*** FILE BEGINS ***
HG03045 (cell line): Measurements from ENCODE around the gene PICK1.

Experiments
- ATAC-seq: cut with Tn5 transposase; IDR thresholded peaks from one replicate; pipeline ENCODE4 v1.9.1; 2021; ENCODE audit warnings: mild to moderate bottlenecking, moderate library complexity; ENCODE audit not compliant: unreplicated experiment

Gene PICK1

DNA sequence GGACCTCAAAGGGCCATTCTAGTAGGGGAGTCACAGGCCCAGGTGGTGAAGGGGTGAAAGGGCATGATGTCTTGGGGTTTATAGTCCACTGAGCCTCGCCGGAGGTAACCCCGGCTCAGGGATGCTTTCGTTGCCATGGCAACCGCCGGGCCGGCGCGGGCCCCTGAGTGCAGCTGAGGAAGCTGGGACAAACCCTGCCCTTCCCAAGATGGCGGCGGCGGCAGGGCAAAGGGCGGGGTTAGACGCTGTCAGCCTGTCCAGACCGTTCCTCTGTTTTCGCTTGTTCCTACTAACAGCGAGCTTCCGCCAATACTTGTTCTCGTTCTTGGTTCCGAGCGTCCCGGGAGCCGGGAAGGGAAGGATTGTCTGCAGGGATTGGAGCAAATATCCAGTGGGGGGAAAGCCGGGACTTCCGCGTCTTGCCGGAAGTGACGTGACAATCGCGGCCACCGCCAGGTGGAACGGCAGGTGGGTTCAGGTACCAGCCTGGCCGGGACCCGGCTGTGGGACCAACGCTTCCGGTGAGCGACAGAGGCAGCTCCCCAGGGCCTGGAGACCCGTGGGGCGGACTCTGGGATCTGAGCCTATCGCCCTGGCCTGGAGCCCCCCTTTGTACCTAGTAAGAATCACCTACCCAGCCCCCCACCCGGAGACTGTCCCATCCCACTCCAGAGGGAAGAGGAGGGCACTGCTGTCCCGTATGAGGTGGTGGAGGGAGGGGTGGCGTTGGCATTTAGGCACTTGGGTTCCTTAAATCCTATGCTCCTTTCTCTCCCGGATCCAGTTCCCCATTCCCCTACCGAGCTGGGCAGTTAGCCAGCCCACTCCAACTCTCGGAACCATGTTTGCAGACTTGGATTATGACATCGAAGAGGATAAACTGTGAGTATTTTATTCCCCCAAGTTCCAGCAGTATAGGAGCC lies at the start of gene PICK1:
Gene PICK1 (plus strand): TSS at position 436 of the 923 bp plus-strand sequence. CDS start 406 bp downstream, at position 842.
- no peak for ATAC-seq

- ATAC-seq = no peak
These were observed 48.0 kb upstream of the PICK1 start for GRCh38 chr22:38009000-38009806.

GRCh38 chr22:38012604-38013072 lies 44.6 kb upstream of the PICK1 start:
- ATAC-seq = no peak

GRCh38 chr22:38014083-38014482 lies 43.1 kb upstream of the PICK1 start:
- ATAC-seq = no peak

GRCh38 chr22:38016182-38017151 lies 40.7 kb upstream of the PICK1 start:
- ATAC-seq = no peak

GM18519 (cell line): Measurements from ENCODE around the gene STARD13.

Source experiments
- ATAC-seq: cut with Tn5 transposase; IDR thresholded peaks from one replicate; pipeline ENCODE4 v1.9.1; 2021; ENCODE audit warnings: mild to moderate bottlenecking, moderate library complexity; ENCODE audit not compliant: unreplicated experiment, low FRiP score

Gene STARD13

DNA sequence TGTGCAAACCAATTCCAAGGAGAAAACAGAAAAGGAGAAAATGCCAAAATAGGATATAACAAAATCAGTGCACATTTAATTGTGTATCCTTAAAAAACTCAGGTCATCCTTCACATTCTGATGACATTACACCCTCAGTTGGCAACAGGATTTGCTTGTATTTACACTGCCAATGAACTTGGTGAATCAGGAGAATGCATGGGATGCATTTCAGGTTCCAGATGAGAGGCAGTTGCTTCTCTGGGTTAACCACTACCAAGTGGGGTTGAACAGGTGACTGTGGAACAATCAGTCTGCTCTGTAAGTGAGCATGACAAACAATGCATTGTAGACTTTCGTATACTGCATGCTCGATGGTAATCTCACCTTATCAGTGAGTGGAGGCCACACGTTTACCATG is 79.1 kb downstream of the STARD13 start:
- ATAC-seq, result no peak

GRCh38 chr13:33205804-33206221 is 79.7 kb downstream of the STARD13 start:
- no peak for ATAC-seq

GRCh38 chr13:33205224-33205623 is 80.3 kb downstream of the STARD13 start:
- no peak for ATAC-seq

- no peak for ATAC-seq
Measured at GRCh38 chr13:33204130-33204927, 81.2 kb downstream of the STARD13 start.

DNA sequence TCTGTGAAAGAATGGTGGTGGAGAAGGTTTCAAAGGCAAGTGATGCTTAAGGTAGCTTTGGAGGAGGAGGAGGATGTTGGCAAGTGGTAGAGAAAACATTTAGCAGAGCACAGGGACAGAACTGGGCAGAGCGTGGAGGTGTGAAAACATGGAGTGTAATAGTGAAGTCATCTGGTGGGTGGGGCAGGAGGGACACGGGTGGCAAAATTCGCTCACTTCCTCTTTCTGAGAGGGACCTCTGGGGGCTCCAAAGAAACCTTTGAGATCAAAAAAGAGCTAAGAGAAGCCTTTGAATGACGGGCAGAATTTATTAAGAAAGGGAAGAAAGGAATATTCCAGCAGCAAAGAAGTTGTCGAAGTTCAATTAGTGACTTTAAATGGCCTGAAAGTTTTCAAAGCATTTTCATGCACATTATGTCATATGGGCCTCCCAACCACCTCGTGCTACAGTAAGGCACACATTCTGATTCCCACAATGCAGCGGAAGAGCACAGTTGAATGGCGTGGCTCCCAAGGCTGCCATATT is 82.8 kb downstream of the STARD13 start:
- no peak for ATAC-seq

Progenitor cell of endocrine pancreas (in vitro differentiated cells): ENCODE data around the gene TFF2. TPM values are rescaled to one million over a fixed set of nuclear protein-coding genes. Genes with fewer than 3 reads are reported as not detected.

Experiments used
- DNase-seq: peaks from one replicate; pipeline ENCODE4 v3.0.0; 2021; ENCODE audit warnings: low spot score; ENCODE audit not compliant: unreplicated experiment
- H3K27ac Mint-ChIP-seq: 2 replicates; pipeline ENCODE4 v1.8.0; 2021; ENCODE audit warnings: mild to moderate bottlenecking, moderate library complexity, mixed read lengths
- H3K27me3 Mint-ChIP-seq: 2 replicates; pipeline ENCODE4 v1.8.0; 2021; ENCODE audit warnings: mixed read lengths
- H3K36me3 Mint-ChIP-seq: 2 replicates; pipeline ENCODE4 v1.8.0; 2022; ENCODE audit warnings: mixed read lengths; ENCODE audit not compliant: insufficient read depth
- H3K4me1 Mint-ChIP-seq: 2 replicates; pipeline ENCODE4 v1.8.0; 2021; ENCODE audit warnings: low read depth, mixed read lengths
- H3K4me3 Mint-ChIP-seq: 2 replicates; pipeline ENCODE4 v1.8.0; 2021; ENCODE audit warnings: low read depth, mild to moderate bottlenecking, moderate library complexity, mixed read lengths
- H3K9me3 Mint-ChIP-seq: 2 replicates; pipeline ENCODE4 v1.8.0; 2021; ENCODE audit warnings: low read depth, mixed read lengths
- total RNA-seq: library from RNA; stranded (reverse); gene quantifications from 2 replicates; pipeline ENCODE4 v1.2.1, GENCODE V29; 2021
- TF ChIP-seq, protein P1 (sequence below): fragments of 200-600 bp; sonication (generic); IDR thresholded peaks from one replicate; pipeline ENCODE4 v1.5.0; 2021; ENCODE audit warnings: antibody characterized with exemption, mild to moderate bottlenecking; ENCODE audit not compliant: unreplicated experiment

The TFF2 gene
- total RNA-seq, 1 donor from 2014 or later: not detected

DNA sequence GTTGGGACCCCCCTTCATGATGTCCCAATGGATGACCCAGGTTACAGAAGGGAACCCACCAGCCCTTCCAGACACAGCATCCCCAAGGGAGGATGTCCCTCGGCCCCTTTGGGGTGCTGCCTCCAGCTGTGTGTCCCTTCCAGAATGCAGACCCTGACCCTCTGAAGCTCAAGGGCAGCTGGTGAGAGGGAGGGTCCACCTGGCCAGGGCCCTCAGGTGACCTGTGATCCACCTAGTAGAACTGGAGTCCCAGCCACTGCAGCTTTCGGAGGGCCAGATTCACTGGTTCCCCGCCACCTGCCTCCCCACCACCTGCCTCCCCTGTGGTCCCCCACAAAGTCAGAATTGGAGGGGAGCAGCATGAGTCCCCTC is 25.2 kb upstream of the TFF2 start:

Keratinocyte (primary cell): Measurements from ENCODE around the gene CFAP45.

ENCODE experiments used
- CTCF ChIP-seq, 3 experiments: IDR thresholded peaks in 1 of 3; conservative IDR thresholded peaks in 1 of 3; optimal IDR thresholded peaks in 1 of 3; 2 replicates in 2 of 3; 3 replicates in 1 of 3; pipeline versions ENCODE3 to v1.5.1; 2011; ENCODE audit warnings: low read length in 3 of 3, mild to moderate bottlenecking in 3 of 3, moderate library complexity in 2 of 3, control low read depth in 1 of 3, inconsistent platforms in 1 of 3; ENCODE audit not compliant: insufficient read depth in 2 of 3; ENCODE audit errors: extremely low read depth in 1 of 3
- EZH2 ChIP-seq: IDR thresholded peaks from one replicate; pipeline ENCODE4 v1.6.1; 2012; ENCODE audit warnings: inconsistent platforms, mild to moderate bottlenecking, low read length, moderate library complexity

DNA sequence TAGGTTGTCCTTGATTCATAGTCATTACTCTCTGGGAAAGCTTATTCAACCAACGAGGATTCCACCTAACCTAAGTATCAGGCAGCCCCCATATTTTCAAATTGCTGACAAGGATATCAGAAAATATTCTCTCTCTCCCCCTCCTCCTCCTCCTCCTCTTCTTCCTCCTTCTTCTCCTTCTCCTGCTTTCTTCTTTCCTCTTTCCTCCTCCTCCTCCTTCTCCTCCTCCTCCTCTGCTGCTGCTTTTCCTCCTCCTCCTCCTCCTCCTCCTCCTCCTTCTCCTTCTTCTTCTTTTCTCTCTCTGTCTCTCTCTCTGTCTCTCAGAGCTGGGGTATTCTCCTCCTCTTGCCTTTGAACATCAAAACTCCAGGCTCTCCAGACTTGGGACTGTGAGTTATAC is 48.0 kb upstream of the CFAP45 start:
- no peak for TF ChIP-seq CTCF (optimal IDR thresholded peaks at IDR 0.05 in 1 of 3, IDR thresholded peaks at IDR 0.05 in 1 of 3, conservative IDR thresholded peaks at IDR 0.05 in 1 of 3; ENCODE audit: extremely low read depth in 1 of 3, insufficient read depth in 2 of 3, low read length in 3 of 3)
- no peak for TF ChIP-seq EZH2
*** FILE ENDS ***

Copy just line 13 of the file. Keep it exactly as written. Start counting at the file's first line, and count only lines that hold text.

- ATAC-seq = no peak